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Old 18. Dec 2013, 12:38 AM   #11 (permalink)
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Originally Posted by premid1 View Post
My Hard Drive :C: says I have 1.45 GB free of 74.GB and my Drive 'D' says I have 1.76 MG free of 208 GB, what can I clean up to retain some space? Do favorites take up a large amount of space. This is on my Asus Laptop- Windows 7. Thanks
When you asked 'what can I clean up to retain some space', my first thought was, what are you saving to your computer to fill it up? You need to see if your hard drive is full of apps or pictures or video files that are maxing it out. You may need an external hard drive to store these large files on. Sure cleaning temp files and junk files will give you some space, but I have a feeling its something you are saving that is taking most of the space.
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Old 18. Dec 2013, 08:57 AM   #12 (permalink)
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The default settings for Ccleaner, Wise Registry Cleaner or others shouldn't hurt anything. I would consider any issue encountered as abnormal (if the defaults are used) as I've run registry cleaners for years on dozens of different computers without mishap.
Sorry, but I will advise against this. Newbies, or average computer users should not tinker with the registry in any way, unless it's guided by an expert.

However safe the registry cleaners might be, I advise newbies, or average computers users not to use them. There are no significant improvements by using registry cleaners. Further, using registry cleaners will free up only a few bytes of space, and that's just insignificant.

You won't achieve nothing big with registry cleaning, but yes, if anything happens with registry cleaning, the problems may be a lot more for the user to handle... even making the system unbootable.

Time and again, we have always said on this forum to users to keep away from registry cleaning, and we repeat this again.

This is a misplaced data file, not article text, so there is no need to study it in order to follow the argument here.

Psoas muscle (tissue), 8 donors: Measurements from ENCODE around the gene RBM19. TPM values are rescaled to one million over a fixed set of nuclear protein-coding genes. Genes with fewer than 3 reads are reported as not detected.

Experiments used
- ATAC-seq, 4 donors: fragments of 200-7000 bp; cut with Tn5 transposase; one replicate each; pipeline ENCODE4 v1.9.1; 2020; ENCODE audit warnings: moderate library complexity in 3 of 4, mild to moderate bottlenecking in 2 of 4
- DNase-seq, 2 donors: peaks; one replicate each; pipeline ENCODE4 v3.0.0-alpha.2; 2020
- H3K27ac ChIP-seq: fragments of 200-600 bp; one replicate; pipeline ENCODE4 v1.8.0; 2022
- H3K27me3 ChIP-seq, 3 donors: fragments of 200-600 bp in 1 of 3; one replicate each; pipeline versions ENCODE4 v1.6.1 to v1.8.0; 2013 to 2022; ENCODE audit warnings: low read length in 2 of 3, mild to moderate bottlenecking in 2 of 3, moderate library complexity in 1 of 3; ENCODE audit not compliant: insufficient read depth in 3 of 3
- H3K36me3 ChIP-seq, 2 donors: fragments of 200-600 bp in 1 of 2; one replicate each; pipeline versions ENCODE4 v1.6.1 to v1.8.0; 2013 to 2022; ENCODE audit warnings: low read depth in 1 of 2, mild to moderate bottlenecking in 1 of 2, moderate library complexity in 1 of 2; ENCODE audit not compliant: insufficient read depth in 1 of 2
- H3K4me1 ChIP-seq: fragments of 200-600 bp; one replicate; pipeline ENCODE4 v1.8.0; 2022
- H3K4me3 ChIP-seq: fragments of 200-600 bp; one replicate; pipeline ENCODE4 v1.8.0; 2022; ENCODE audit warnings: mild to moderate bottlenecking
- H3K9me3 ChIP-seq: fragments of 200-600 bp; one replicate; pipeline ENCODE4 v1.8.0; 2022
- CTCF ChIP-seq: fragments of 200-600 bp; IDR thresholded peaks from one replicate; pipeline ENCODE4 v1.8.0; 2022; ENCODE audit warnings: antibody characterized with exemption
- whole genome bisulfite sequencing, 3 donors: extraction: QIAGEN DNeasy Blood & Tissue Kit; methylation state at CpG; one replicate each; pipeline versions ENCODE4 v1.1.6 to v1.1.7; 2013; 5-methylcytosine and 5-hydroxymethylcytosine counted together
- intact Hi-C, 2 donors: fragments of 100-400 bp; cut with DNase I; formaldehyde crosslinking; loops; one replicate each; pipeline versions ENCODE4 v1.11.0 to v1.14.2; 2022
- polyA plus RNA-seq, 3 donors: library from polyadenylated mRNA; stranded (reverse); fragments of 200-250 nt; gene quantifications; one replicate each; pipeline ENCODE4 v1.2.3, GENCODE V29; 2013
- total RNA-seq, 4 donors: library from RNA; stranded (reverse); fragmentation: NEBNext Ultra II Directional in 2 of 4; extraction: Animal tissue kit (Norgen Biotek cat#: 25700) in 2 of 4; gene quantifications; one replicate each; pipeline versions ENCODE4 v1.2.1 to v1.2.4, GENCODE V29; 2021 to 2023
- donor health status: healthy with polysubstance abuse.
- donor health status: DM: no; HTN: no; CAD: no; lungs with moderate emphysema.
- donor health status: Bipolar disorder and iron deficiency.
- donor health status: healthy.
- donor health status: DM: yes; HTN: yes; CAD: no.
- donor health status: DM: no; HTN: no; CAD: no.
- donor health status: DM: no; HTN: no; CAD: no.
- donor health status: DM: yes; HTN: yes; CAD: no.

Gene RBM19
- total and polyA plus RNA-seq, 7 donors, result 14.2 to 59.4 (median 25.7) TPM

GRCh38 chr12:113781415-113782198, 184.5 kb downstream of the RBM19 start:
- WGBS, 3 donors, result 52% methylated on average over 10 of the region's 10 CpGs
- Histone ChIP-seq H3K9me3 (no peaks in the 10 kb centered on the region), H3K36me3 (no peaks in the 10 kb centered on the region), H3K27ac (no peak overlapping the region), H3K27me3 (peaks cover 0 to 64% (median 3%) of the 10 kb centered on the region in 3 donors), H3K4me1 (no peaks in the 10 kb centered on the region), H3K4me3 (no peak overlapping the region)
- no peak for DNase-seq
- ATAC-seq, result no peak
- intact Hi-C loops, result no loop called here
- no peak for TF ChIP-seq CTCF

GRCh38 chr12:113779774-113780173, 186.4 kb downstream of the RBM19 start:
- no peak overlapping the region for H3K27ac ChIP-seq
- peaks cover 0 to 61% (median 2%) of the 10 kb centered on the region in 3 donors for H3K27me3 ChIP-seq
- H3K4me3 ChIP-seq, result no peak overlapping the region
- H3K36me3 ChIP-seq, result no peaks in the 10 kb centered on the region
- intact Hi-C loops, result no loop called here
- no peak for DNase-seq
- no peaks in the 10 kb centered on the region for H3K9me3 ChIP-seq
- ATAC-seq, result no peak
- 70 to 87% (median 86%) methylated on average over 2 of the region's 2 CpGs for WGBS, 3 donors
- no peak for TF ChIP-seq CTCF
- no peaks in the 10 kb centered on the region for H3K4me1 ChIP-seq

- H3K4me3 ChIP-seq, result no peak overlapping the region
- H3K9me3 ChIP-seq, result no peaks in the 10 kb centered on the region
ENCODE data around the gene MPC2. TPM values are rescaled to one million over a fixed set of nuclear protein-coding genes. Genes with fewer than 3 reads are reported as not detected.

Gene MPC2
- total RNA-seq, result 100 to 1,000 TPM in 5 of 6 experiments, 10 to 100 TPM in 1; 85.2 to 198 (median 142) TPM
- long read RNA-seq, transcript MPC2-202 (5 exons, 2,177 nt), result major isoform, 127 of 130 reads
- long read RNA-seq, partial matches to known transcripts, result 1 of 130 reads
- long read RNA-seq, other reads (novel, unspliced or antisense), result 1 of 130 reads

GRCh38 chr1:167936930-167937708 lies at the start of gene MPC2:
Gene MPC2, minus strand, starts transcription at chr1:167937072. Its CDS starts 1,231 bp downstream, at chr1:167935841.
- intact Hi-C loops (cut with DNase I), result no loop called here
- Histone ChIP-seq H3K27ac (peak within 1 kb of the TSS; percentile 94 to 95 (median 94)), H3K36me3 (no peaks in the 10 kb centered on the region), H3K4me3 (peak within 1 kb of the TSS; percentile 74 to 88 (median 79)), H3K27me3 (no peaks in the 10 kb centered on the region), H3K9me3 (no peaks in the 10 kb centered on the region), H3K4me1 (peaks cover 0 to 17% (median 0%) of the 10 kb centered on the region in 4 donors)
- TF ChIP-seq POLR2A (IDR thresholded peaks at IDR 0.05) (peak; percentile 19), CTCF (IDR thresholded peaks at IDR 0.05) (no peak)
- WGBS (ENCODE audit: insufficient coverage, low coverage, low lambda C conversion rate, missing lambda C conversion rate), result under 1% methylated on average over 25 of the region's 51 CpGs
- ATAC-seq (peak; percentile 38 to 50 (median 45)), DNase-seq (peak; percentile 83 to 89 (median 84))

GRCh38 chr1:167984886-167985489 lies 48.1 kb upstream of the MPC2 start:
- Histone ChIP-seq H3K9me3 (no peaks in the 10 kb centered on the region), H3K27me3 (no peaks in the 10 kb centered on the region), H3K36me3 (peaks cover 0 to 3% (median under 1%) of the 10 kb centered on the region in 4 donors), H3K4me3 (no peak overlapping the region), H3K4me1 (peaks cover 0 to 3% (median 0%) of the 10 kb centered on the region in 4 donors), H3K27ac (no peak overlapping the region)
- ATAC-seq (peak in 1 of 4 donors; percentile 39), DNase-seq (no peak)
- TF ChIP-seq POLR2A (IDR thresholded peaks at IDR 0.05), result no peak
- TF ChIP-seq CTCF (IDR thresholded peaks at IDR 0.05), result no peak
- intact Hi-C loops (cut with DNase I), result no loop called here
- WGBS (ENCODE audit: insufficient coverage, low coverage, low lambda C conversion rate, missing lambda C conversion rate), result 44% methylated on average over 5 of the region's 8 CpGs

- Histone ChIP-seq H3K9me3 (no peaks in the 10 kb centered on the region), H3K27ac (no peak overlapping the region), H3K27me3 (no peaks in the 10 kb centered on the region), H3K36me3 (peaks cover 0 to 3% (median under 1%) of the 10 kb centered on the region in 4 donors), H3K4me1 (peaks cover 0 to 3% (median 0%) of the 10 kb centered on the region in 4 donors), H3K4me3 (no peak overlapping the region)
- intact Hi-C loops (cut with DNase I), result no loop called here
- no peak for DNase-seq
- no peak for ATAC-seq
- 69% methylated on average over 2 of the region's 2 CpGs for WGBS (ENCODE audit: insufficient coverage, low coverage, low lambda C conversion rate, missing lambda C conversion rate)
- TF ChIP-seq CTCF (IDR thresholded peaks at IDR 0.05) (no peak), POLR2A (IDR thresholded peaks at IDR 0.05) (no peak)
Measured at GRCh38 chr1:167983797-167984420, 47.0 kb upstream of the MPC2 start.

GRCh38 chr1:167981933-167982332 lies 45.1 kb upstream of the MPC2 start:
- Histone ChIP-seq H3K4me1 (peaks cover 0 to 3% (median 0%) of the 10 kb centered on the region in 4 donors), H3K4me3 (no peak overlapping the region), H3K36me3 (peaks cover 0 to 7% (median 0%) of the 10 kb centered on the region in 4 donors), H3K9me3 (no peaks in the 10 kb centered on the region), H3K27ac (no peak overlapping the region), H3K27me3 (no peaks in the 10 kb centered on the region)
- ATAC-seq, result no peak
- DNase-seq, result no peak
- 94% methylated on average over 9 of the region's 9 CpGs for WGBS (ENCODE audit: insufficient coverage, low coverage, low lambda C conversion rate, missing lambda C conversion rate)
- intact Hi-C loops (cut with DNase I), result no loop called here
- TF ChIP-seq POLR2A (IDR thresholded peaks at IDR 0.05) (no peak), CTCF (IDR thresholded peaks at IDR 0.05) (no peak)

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Old 18. Dec 2013, 02:20 PM   #13 (permalink)
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Thanks Anupam.
I spend a lot of time on Tech Support forums (TechGuy.org) and one of the biggest items we have to help with is corrupted registries.
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Old 18. Dec 2013, 02:58 PM   #14 (permalink)
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My pleasure. And that's true, many computer systems are wrecked because of registry cleaners, or similar software, specially the one-in-all system utilities.
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Old 19. Dec 2013, 05:13 AM   #15 (permalink)
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Okay I'll refrain from this subject, but I respectfully disagree.
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Old 19. Dec 2013, 07:03 AM   #16 (permalink)
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Okay I'll refrain from this subject, but I respectfully disagree.
Joe, you are certainly entitled to your opinion. And, it's valid. However, you will find that the majority of us here recommend that people do NOT use registry cleaners.

We've all had our fill of having to help others who have done so and have not known quite what they were doing. It's just better to be safe than sorry. Plus, no one has ever pointed to a valid research project where cleaning the registry has sped up any computer or really helped it in anyway.
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Old 19. Dec 2013, 01:34 PM   #17 (permalink)
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... no one has ever pointed to a valid research project where cleaning the registry has sped up any computer or really helped it in anyway.